Kizmet brings up a point I meant to raise: are we talking PhD or perhaps a professional doctorate? It matters. But what matters most is the outcome desired and the degree's role in attaining it.
     
    felderga, Mac Juli and SteveFoerster like this.
  9. Steve Levicoff

    Steve Levicoff Well-Known Member

    The O.P. is talking about neither - he is, rather, talking about "online business directorial programs." One that is accredited by "AACBS."

    We do not know if English is the first language of the O.P. What we can surmise is that he does not know the difference between "directorial" and "doctoral," nor between "AACBS" and "AACSB." I won't even begin when it comes to his atrocious grammar.

    Now, Rich may think that none of that matters. (I'm surprised at that, since one of the things Union graduates used to have in common is solid writing skills.) But if our O.P. doesn't get his writing act together, he will not only risk not being admitted to a credible doctoral program, he will risk crapping out once he gets in. And he'll most certainly risk his chance of being hired for a faculty position down the road.

    Have "directorial" programs so lowered their admissions standards that they will take someone who simply can't write well? Never mind - that's a rhetorical question. Many doctoral programs will take anyone who's willing to pay. Which is one more reason that higher education has gone down the tubes.
     
  10. chrisjm18

    chrisjm18 Well-Known Member

    That's fine, and that's only your perception.
     
  11. Acolyte

    Acolyte Member

  12. Rich Douglas

    Rich Douglas Well-Known Member

    We have nothing in common. The fact that we hold degrees from the same university is a coincidence. I would prefer that you would refrain from such associations. It gives others the implied impression that we agree on matters in which we most certainly do not. I may or may not agree with you on one individual point or another, but I would rather it stand on its own instead of being implied by the mere fact that we attended the same school.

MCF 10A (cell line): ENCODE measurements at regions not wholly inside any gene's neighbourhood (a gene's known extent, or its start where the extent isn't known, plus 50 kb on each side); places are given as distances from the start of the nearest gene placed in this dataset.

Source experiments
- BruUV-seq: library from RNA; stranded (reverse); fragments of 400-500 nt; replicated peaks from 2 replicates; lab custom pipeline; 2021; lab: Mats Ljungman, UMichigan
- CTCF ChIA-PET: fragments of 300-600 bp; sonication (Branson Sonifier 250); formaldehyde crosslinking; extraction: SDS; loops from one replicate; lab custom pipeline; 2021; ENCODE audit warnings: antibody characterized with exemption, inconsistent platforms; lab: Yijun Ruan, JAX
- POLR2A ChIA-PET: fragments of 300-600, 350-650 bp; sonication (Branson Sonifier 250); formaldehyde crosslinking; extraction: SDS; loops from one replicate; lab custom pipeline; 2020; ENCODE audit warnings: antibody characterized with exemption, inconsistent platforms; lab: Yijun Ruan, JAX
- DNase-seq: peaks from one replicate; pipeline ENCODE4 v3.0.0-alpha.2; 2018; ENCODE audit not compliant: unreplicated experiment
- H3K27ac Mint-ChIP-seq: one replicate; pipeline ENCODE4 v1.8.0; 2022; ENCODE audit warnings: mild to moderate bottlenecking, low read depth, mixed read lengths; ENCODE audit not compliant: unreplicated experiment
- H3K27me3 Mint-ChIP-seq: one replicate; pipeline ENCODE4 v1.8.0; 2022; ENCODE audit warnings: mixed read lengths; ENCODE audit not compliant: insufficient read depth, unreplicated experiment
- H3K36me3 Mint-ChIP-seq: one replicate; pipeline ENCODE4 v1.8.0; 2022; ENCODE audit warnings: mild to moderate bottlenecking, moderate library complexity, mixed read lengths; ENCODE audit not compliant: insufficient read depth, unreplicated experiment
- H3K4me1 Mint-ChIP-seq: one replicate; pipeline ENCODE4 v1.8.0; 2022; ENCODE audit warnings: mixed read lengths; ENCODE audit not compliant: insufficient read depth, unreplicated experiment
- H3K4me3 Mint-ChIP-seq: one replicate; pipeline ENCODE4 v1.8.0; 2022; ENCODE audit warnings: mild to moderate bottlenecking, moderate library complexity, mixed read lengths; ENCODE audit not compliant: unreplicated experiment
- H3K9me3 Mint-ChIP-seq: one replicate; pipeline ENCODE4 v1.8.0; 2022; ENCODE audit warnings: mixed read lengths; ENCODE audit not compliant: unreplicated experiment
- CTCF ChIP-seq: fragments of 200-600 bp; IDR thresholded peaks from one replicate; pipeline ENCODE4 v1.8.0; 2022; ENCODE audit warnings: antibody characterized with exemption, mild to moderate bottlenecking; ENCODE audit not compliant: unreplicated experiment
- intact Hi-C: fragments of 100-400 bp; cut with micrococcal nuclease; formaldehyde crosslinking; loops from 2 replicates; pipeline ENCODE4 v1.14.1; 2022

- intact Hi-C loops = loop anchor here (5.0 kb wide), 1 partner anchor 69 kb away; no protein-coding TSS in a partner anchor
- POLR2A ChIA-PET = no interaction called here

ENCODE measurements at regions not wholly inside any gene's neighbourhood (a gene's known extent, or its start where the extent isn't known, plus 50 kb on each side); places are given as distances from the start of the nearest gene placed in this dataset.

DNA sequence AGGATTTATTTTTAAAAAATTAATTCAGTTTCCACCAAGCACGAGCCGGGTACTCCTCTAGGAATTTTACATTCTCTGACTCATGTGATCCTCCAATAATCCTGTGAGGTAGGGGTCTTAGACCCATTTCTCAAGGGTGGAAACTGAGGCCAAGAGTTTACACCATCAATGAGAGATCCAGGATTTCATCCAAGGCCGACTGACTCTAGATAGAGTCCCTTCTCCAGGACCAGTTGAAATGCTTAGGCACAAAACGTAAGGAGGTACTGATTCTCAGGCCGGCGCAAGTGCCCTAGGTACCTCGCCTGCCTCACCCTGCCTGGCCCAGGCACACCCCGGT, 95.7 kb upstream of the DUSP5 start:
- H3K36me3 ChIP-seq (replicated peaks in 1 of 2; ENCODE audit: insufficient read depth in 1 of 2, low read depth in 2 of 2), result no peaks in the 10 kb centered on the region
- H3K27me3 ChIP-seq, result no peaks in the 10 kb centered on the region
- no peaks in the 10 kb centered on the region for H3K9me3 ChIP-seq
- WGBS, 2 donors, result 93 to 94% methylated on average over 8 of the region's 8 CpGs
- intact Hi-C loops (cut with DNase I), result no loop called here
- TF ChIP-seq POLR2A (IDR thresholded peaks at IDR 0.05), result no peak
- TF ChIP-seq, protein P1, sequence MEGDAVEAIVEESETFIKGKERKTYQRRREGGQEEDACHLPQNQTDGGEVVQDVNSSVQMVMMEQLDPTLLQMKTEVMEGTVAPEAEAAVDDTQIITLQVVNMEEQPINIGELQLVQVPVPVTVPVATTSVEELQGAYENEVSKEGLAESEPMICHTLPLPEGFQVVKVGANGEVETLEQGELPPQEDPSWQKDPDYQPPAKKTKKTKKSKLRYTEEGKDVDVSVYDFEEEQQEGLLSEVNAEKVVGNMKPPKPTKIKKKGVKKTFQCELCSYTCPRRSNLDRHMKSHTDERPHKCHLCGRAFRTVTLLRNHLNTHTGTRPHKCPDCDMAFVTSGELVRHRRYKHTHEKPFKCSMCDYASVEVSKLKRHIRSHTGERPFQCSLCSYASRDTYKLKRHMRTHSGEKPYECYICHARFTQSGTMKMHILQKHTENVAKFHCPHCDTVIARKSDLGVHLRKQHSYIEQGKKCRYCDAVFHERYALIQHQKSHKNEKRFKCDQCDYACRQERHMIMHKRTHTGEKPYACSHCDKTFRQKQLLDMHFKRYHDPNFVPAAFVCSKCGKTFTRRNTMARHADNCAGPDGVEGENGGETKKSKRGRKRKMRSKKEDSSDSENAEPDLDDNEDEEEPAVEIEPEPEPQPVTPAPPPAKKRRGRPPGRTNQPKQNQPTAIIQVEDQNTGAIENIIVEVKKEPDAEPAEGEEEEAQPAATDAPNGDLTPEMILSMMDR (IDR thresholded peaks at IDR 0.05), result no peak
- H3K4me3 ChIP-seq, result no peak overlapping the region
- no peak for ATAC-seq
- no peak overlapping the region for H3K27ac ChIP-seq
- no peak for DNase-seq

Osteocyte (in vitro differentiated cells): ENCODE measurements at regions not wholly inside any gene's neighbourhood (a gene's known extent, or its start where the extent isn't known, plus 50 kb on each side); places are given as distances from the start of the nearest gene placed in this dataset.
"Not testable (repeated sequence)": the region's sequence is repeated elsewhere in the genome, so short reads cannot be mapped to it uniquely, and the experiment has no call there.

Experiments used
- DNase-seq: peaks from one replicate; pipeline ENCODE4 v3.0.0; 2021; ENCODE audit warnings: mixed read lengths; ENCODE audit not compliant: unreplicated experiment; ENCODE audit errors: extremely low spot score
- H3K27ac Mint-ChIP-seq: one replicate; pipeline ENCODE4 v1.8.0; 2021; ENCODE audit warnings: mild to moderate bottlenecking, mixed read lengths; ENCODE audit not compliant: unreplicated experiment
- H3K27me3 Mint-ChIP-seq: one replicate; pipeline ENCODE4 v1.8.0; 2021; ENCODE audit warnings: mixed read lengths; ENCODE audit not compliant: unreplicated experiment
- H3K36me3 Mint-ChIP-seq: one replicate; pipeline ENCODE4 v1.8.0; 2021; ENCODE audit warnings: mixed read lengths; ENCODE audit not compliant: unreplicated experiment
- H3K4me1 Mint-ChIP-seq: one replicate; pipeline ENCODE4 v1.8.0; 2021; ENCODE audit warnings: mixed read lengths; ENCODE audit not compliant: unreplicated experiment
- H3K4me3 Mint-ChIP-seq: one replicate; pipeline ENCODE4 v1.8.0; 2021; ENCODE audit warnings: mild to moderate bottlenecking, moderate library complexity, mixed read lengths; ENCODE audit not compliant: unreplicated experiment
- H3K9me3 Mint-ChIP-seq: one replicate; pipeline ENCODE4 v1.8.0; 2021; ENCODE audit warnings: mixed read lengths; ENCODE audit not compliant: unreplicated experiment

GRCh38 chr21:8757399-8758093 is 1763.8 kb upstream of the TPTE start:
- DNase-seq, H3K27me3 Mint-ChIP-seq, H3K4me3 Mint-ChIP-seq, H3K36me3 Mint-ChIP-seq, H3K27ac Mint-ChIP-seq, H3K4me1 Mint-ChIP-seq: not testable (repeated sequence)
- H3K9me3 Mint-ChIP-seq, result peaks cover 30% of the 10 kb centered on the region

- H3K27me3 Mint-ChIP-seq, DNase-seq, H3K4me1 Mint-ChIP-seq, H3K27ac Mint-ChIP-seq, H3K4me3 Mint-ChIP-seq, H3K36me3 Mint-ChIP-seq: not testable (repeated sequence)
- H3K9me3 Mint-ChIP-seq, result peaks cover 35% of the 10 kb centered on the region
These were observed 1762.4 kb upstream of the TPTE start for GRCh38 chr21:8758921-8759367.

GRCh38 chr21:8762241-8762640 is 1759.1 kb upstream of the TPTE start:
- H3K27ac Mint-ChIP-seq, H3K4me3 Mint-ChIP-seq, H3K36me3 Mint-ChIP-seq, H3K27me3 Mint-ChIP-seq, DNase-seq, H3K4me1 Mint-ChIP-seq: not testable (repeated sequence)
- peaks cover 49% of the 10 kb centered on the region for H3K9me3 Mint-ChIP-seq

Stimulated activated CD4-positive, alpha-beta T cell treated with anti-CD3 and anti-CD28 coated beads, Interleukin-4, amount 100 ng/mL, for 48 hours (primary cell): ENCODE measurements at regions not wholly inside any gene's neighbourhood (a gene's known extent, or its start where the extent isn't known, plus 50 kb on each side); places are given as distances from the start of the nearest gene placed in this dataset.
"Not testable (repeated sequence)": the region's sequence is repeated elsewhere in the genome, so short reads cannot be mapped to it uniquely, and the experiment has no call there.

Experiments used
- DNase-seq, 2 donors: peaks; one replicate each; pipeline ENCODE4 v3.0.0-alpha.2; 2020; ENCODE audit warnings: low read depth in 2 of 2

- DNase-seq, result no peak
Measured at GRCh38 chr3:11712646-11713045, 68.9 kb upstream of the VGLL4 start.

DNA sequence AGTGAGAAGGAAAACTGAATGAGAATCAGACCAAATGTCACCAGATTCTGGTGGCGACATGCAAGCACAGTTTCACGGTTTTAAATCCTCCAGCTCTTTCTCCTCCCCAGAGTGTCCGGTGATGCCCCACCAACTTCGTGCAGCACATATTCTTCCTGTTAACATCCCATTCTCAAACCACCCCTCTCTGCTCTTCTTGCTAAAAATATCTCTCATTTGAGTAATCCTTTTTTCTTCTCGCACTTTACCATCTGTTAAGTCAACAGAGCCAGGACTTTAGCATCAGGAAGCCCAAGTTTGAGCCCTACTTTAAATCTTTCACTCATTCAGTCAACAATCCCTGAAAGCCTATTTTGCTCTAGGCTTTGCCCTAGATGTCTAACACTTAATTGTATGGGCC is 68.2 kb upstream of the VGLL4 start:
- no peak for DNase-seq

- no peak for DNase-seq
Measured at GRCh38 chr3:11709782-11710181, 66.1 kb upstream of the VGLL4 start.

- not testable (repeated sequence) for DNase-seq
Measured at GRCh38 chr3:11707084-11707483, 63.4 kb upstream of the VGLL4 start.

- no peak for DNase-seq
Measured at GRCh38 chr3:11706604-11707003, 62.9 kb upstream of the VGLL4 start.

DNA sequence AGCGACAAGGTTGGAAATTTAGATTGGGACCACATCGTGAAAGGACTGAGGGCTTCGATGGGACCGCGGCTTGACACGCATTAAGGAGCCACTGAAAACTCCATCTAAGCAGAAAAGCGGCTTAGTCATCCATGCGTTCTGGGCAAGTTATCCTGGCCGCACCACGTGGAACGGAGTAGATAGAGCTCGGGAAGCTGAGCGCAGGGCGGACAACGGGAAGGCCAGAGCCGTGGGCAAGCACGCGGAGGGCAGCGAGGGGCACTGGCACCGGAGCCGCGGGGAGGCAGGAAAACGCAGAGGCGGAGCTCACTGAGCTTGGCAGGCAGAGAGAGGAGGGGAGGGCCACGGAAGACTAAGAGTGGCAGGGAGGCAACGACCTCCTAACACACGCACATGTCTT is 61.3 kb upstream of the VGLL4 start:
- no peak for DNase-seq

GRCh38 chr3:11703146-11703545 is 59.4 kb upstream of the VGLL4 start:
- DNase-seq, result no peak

I disagree with the way you speak to people. I disagree with your blanket assertions that border one being one-person dogma. But primarily, I disagree with you as a person. I find you revolting, off-putting, and offensive. I have withered your insults, your condescension, and your mis-characterizations for more than two decades. I tolerate them because, as many have noted, "that's just Steve being Steve." Well, when Steve is being Steve, he's a disappointing bore.

    But as we all know, this is your board. I do not expect anyone's comments--much less their feelings--to matter to you or to alter the way you behave. They never have. That's why this post is not for you. It is for anyone who might form some notion of a tacit agreement with, or acceptance of, the way you treat people.
     
  13. Steve Levicoff

    Steve Levicoff Well-Known Member

    Why, Rich, I'm honored! Most of the people you insult around here get one whopping line from you - you have just graciously given me three whole paragraphs!

    But I must admit that I agree with you on the notion of our having nothing in common except for our mutual graduation from the same school. You know, Union - the one I zipped through as a two-year wonder and that you crapped out of, prior to your becoming the senior shill for an insidious degree mill (MIGS). If it were not for John Bear's intervention on your behalf, which you have oft admitted here, we would not even have a mutual alma mater in common.